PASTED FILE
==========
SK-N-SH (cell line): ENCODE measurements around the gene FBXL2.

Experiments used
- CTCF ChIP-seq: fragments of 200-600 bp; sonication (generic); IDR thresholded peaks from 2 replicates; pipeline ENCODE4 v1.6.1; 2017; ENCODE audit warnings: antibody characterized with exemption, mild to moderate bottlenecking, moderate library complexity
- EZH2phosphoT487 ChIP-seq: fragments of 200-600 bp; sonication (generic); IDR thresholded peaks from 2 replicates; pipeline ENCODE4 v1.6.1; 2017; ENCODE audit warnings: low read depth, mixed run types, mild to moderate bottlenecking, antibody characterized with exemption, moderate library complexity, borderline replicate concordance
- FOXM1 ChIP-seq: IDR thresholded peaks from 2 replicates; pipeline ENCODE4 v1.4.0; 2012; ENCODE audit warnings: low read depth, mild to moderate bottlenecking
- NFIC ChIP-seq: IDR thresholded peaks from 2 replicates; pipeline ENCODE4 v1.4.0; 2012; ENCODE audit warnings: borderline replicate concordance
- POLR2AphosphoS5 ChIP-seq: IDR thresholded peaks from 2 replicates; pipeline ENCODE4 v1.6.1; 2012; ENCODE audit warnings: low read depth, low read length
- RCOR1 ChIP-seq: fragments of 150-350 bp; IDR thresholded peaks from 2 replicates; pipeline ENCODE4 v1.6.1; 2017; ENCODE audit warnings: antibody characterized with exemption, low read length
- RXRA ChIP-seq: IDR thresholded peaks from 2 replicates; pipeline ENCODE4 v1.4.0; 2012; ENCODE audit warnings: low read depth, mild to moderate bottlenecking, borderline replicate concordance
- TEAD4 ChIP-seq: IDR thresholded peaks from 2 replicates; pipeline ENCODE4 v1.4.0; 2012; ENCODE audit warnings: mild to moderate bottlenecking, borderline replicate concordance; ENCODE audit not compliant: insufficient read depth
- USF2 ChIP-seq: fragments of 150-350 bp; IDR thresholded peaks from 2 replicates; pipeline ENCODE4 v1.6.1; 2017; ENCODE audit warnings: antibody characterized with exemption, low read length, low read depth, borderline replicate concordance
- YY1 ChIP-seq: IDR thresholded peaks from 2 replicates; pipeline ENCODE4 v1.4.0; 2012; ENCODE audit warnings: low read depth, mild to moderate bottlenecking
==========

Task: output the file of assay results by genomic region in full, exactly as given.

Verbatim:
SK-N-SH (cell line): ENCODE measurements around the gene FBXL2.

Experiments used
- CTCF ChIP-seq: fragments of 200-600 bp; sonication (generic); IDR thresholded peaks from 2 replicates; pipeline ENCODE4 v1.6.1; 2017; ENCODE audit warnings: antibody characterized with exemption, mild to moderate bottlenecking, moderate library complexity
- EZH2phosphoT487 ChIP-seq: fragments of 200-600 bp; sonication (generic); IDR thresholded peaks from 2 replicates; pipeline ENCODE4 v1.6.1; 2017; ENCODE audit warnings: low read depth, mixed run types, mild to moderate bottlenecking, antibody characterized with exemption, moderate library complexity, borderline replicate concordance
- FOXM1 ChIP-seq: IDR thresholded peaks from 2 replicates; pipeline ENCODE4 v1.4.0; 2012; ENCODE audit warnings: low read depth, mild to moderate bottlenecking
- NFIC ChIP-seq: IDR thresholded peaks from 2 replicates; pipeline ENCODE4 v1.4.0; 2012; ENCODE audit warnings: borderline replicate concordance
- POLR2AphosphoS5 ChIP-seq: IDR thresholded peaks from 2 replicates; pipeline ENCODE4 v1.6.1; 2012; ENCODE audit warnings: low read depth, low read length
- RCOR1 ChIP-seq: fragments of 150-350 bp; IDR thresholded peaks from 2 replicates; pipeline ENCODE4 v1.6.1; 2017; ENCODE audit warnings: antibody characterized with exemption, low read length
- RXRA ChIP-seq: IDR thresholded peaks from 2 replicates; pipeline ENCODE4 v1.4.0; 2012; ENCODE audit warnings: low read depth, mild to moderate bottlenecking, borderline replicate concordance
- TEAD4 ChIP-seq: IDR thresholded peaks from 2 replicates; pipeline ENCODE4 v1.4.0; 2012; ENCODE audit warnings: mild to moderate bottlenecking, borderline replicate concordance; ENCODE audit not compliant: insufficient read depth
- USF2 ChIP-seq: fragments of 150-350 bp; IDR thresholded peaks from 2 replicates; pipeline ENCODE4 v1.6.1; 2017; ENCODE audit warnings: antibody characterized with exemption, low read length, low read depth, borderline replicate concordance
- YY1 ChIP-seq: IDR thresholded peaks from 2 replicates; pipeline ENCODE4 v1.4.0; 2012; ENCODE audit warnings: low read depth, mild to moderate bottlenecking